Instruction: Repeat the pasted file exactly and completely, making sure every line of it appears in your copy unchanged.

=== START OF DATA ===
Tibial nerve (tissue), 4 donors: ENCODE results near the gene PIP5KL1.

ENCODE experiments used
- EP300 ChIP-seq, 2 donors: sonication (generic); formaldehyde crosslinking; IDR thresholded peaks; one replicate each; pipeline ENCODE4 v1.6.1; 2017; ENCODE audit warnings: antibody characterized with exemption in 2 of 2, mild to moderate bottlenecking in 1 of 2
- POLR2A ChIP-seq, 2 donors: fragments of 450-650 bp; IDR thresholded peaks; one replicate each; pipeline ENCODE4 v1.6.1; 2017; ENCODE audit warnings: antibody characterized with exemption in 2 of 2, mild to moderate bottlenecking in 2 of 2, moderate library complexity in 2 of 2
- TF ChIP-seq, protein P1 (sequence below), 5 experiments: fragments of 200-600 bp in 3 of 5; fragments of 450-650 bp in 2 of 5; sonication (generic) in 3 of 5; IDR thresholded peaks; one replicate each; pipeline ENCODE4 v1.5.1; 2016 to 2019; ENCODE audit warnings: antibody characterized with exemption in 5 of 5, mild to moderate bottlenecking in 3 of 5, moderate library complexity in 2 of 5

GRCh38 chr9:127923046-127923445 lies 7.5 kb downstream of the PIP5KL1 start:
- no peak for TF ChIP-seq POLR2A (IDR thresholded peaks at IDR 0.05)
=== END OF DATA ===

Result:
Tibial nerve (tissue), 4 donors: ENCODE results near the gene PIP5KL1.

ENCODE experiments used
- EP300 ChIP-seq, 2 donors: sonication (generic); formaldehyde crosslinking; IDR thresholded peaks; one replicate each; pipeline ENCODE4 v1.6.1; 2017; ENCODE audit warnings: antibody characterized with exemption in 2 of 2, mild to moderate bottlenecking in 1 of 2
- POLR2A ChIP-seq, 2 donors: fragments of 450-650 bp; IDR thresholded peaks; one replicate each; pipeline ENCODE4 v1.6.1; 2017; ENCODE audit warnings: antibody characterized with exemption in 2 of 2, mild to moderate bottlenecking in 2 of 2, moderate library complexity in 2 of 2
- TF ChIP-seq, protein P1 (sequence below), 5 experiments: fragments of 200-600 bp in 3 of 5; fragments of 450-650 bp in 2 of 5; sonication (generic) in 3 of 5; IDR thresholded peaks; one replicate each; pipeline ENCODE4 v1.5.1; 2016 to 2019; ENCODE audit warnings: antibody characterized with exemption in 5 of 5, mild to moderate bottlenecking in 3 of 5, moderate library complexity in 2 of 5

GRCh38 chr9:127923046-127923445 lies 7.5 kb downstream of the PIP5KL1 start:
- no peak for TF ChIP-seq POLR2A (IDR thresholded peaks at IDR 0.05)